Costa Rica - Country Commercial Guide
Construction Equipment
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The world economic downturn in 2008 brought a dramatic halt to a previously flourishing construction sector.  In recent years the sector has begun to recover.  However, in 2022 (Q3) area permits declined slightly (-.42%) as a result of lower investment in private sector industrial projects.  However, in general 2023 the construction industry has come back.

Leading Sub-Sectors

The construction equipment’s market potential includes tractors, backhoes, shovel loaders, asphalt and concrete mixers, and dump trucks.  U.S. construction equipment enjoys an excellent reputation in the Costa Rican market due to its high quality, the availability of spare parts, maintenance and repair services through dealerships, competitive pricing, and reliable ocean and air shipping services.

The building materials market has been shifting towards local materials, and imports continue to fall.  The lower cost of locally manufactured building materials has fueled the increase in local production.


In 2020 there was a market increase in imported construction equipment.  While construction of roads and highways during the pre-electoral period partially compensated for the decline of residential and commercial construction, overall construction declined by 2.1 percent. However, in 2022, based on construction permits issued, there was a 0.42 percent decline in overall activity.  However, there was a notable increase in the housing and commercial construction sectors in the Central Valley and the tourist province of Guanacaste.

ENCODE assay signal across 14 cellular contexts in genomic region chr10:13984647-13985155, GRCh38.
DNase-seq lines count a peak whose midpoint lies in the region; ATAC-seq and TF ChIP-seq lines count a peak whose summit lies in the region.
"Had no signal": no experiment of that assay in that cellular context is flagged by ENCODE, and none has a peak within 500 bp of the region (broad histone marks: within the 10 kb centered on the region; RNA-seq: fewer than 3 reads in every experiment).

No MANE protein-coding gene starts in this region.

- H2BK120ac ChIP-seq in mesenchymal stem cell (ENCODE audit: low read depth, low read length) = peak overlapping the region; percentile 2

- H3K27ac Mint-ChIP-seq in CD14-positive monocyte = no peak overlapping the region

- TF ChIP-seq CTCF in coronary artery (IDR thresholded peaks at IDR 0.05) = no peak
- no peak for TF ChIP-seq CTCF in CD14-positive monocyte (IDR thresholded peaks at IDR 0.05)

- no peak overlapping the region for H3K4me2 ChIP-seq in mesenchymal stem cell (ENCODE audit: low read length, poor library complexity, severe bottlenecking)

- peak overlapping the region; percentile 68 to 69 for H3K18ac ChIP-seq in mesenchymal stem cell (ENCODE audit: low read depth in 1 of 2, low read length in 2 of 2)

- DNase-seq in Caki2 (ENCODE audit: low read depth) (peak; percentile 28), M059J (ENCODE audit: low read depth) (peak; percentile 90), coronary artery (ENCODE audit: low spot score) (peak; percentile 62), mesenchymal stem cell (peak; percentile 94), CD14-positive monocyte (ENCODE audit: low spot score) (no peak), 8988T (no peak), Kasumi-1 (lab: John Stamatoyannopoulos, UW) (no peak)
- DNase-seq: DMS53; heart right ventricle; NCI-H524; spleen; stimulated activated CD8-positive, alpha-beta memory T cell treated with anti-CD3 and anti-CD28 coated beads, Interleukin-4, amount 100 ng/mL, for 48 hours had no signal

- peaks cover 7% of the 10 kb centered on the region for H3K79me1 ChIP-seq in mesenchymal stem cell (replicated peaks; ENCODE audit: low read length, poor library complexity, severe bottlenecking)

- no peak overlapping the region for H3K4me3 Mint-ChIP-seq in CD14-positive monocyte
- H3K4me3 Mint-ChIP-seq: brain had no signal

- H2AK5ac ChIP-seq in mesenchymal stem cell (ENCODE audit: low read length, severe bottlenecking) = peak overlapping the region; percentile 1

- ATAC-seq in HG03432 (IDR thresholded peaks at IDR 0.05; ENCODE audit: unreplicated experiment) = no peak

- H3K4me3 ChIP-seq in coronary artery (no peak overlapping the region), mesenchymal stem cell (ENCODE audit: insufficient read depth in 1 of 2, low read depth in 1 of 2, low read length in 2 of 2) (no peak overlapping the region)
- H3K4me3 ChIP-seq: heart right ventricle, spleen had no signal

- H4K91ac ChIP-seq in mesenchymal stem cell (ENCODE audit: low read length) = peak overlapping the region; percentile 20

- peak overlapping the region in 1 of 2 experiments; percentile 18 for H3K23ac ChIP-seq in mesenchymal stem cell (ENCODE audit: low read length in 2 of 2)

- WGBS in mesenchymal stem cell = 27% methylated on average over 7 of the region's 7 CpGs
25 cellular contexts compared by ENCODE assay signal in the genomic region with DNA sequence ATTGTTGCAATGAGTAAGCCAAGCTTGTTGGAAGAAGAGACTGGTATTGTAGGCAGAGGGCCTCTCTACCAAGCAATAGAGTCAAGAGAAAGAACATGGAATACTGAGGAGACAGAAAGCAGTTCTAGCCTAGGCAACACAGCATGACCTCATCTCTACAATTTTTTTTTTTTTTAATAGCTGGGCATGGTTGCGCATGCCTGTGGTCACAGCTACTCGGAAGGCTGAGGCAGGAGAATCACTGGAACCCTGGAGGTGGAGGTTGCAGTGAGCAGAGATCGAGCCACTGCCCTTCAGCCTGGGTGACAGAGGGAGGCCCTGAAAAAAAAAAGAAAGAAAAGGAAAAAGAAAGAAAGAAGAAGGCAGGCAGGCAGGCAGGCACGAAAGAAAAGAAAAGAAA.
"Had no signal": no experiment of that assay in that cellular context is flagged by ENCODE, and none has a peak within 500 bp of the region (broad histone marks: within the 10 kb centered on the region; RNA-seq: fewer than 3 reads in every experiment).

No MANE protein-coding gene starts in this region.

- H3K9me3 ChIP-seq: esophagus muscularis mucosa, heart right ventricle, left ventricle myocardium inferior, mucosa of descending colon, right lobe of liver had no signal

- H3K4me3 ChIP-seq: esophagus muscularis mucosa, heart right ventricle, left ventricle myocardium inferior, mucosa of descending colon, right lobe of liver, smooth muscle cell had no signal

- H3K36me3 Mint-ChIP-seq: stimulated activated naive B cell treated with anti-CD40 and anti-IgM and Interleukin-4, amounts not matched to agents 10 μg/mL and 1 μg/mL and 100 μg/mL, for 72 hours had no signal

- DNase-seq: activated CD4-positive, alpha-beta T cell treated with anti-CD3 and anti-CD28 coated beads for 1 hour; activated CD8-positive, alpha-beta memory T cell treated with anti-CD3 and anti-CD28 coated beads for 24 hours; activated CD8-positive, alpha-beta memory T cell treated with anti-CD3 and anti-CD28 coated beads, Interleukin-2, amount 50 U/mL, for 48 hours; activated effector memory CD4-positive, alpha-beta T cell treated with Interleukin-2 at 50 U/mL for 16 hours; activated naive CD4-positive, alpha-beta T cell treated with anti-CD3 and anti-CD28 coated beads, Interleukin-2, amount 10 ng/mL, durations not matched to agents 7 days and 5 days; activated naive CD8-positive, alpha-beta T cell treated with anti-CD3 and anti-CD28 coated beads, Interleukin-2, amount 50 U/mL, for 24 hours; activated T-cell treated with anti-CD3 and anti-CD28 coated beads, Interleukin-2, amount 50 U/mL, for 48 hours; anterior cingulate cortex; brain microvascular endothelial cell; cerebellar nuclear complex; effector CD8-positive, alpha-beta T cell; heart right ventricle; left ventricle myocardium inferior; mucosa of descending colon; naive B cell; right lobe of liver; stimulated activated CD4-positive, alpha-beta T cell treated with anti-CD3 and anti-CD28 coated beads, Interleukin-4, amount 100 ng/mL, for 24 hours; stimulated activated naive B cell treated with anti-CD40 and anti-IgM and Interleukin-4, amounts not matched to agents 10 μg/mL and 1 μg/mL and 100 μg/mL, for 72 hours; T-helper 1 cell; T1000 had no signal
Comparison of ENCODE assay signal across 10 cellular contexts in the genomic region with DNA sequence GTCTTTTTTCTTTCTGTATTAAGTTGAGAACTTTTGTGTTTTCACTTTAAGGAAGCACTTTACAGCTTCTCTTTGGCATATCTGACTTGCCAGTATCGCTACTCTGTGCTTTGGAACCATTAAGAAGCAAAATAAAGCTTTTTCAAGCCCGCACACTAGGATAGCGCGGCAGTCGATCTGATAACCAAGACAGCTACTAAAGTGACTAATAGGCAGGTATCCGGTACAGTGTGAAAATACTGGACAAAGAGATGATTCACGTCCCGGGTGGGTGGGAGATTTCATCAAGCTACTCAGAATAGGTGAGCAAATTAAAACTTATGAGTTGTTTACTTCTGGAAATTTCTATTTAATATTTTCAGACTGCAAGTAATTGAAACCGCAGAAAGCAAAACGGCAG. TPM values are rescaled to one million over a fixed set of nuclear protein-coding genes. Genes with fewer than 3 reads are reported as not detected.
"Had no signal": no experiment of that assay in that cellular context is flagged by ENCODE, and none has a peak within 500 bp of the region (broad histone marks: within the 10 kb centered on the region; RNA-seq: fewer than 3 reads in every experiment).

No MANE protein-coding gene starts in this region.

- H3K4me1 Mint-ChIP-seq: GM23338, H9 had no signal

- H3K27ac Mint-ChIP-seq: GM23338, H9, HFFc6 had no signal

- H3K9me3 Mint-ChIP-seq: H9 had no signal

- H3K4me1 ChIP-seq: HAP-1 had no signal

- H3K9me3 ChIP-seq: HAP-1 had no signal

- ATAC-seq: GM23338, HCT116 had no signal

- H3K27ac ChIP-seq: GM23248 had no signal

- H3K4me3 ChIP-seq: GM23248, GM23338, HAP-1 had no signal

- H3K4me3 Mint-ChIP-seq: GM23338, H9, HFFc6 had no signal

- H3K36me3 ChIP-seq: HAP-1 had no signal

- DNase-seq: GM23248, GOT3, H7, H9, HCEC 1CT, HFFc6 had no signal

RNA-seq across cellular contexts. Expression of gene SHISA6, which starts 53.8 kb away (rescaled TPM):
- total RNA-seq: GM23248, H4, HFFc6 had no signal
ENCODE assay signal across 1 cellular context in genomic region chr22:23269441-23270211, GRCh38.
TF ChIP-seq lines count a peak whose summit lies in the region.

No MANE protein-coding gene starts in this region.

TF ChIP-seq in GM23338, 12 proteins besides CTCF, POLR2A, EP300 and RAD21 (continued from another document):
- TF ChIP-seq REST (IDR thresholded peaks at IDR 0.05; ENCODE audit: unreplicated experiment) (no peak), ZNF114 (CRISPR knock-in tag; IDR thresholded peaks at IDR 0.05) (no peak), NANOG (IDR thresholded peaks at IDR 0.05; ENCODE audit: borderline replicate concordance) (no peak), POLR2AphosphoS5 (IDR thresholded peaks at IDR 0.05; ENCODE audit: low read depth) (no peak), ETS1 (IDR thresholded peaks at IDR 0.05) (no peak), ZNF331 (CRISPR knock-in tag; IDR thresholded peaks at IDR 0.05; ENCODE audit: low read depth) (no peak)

The United States is the second largest supplier of construction equipment to the Costa Rican market.  Major competitors are Brazil, China, Japan, South Korea, Sweden, the U.K., Italy, and Germany.

Opportunities exist across a range of residential construction sub-sectors in Costa Rica.  2021-2022 residential construction recuperated due to new financing opportunities offered by public and private banks.  During 2023 with an stable foreign exchange rate, bringing companies certainty in the cost of building materials, and construction credits have emigrated from U.S. dollar loans to local currency due to the risk of devaluation.  Over 50 percent of permits submitted for new construction were for residential construction.

A good opportunity for U.S. companies in Costa Rica is the Expo-Construcción trade fair, which takes place annually in mid-February.  The coming 2024 version will host several international companies, generating both global and regional appeal.  For additional information contact Ms. Ivannia Mora at the Chamber of Construction at:

Concessions Overview:  A Demand Pull-through for Construction Equipment

The Government of Costa Rica uses the Public Works Concession Law for the development of large infrastructure projects.  These projects include roads, highways, bridges, airport modernization, port improvement, rehabilitation of the railroad system, and water-wastewater systems, among other projects.  The projects are offered to private local and foreign companies and consortiums through a public bidding process under the BOT (build-operate-transfer) concession scheme, as stipulated in the Public Works Concession Law.